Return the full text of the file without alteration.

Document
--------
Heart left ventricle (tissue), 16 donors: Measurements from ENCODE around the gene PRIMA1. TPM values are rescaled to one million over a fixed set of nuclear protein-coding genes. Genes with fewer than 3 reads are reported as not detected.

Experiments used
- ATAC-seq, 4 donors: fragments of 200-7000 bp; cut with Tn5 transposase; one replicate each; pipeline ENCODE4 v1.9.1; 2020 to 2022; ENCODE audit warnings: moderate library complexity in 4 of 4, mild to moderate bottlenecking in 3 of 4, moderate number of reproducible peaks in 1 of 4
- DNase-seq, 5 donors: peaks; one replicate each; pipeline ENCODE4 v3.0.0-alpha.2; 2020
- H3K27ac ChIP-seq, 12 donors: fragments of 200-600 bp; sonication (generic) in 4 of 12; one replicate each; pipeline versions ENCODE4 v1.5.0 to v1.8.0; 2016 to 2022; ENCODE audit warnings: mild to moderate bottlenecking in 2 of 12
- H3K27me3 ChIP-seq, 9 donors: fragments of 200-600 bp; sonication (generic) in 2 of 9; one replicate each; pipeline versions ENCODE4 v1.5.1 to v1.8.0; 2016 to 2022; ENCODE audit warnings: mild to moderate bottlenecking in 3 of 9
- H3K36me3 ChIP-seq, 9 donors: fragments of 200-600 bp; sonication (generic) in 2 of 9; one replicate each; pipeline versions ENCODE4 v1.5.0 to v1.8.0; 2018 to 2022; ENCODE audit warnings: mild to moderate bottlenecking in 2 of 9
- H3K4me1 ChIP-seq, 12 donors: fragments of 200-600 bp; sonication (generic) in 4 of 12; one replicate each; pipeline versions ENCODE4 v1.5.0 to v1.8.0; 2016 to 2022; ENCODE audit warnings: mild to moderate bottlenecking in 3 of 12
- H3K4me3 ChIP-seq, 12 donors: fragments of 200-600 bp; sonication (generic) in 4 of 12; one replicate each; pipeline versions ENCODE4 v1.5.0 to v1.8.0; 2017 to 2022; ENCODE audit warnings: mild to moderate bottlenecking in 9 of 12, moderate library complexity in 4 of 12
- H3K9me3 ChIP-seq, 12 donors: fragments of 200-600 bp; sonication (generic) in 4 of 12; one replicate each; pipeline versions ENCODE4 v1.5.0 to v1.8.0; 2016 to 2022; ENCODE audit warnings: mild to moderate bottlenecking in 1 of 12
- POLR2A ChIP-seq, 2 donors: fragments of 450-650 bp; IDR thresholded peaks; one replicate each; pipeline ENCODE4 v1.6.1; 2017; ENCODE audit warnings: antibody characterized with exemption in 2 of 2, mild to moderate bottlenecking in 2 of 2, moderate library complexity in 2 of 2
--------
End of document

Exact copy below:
Heart left ventricle (tissue), 16 donors: Measurements from ENCODE around the gene PRIMA1. TPM values are rescaled to one million over a fixed set of nuclear protein-coding genes. Genes with fewer than 3 reads are reported as not detected.

Experiments used
- ATAC-seq, 4 donors: fragments of 200-7000 bp; cut with Tn5 transposase; one replicate each; pipeline ENCODE4 v1.9.1; 2020 to 2022; ENCODE audit warnings: moderate library complexity in 4 of 4, mild to moderate bottlenecking in 3 of 4, moderate number of reproducible peaks in 1 of 4
- DNase-seq, 5 donors: peaks; one replicate each; pipeline ENCODE4 v3.0.0-alpha.2; 2020
- H3K27ac ChIP-seq, 12 donors: fragments of 200-600 bp; sonication (generic) in 4 of 12; one replicate each; pipeline versions ENCODE4 v1.5.0 to v1.8.0; 2016 to 2022; ENCODE audit warnings: mild to moderate bottlenecking in 2 of 12
- H3K27me3 ChIP-seq, 9 donors: fragments of 200-600 bp; sonication (generic) in 2 of 9; one replicate each; pipeline versions ENCODE4 v1.5.1 to v1.8.0; 2016 to 2022; ENCODE audit warnings: mild to moderate bottlenecking in 3 of 9
- H3K36me3 ChIP-seq, 9 donors: fragments of 200-600 bp; sonication (generic) in 2 of 9; one replicate each; pipeline versions ENCODE4 v1.5.0 to v1.8.0; 2018 to 2022; ENCODE audit warnings: mild to moderate bottlenecking in 2 of 9
- H3K4me1 ChIP-seq, 12 donors: fragments of 200-600 bp; sonication (generic) in 4 of 12; one replicate each; pipeline versions ENCODE4 v1.5.0 to v1.8.0; 2016 to 2022; ENCODE audit warnings: mild to moderate bottlenecking in 3 of 12
- H3K4me3 ChIP-seq, 12 donors: fragments of 200-600 bp; sonication (generic) in 4 of 12; one replicate each; pipeline versions ENCODE4 v1.5.0 to v1.8.0; 2017 to 2022; ENCODE audit warnings: mild to moderate bottlenecking in 9 of 12, moderate library complexity in 4 of 12
- H3K9me3 ChIP-seq, 12 donors: fragments of 200-600 bp; sonication (generic) in 4 of 12; one replicate each; pipeline versions ENCODE4 v1.5.0 to v1.8.0; 2016 to 2022; ENCODE audit warnings: mild to moderate bottlenecking in 1 of 12
- POLR2A ChIP-seq, 2 donors: fragments of 450-650 bp; IDR thresholded peaks; one replicate each; pipeline ENCODE4 v1.6.1; 2017; ENCODE audit warnings: antibody characterized with exemption in 2 of 2, mild to moderate bottlenecking in 2 of 2, moderate library complexity in 2 of 2